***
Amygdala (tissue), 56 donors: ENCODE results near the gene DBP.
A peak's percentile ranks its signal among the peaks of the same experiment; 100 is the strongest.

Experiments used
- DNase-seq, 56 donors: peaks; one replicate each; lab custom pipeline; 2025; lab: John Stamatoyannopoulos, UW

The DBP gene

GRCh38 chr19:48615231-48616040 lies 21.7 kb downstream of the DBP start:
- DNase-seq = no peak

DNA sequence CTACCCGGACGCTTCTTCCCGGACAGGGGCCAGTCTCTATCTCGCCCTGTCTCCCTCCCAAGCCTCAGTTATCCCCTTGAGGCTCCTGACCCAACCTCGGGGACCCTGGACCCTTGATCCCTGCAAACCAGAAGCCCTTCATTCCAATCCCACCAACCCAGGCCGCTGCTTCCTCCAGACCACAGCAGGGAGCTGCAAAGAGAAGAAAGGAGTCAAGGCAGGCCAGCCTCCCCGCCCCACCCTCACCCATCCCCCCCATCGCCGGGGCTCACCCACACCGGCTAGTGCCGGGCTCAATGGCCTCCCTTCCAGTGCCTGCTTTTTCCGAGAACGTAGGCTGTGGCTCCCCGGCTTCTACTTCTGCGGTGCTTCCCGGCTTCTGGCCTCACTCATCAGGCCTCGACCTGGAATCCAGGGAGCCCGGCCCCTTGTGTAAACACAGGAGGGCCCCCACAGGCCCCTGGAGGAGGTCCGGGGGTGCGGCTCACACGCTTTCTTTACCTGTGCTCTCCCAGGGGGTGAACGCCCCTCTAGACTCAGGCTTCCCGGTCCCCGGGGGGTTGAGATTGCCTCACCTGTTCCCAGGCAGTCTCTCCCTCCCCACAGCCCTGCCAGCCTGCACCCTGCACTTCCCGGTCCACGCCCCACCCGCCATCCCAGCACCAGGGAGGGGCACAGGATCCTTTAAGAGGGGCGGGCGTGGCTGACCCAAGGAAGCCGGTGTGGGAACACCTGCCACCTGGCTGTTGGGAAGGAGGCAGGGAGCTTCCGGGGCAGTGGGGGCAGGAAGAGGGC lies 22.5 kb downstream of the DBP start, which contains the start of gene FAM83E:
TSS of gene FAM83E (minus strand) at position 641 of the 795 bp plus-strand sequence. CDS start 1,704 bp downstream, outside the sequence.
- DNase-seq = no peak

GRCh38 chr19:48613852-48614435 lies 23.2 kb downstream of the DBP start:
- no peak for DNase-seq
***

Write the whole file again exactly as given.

Amygdala (tissue), 56 donors: ENCODE results near the gene DBP.
A peak's percentile ranks its signal among the peaks of the same experiment; 100 is the strongest.

Experiments used
- DNase-seq, 56 donors: peaks; one replicate each; lab custom pipeline; 2025; lab: John Stamatoyannopoulos, UW

The DBP gene

GRCh38 chr19:48615231-48616040 lies 21.7 kb downstream of the DBP start:
- DNase-seq = no peak

DNA sequence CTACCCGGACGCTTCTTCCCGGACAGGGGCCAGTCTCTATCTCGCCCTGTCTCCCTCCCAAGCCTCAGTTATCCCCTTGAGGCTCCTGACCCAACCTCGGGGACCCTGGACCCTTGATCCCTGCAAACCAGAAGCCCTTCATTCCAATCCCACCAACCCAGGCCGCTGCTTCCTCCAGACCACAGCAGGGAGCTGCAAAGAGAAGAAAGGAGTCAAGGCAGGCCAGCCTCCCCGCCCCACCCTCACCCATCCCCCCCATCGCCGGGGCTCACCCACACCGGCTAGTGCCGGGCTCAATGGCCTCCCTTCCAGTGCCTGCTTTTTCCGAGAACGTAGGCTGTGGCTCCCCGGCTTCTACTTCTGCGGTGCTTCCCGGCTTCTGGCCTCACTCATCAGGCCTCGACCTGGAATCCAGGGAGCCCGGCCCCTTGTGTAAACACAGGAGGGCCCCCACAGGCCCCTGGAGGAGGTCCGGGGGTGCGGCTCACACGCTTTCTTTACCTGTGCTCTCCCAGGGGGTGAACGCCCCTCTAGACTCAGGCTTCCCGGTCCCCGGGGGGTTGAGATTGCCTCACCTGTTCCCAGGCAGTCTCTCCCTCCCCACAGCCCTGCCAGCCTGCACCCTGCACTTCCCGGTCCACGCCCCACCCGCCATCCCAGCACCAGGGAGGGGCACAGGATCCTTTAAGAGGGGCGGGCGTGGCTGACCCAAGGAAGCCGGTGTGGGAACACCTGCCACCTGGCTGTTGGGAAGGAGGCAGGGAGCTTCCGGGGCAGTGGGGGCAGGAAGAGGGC lies 22.5 kb downstream of the DBP start, which contains the start of gene FAM83E:
TSS of gene FAM83E (minus strand) at position 641 of the 795 bp plus-strand sequence. CDS start 1,704 bp downstream, outside the sequence.
- DNase-seq = no peak

GRCh38 chr19:48613852-48614435 lies 23.2 kb downstream of the DBP start:
- no peak for DNase-seq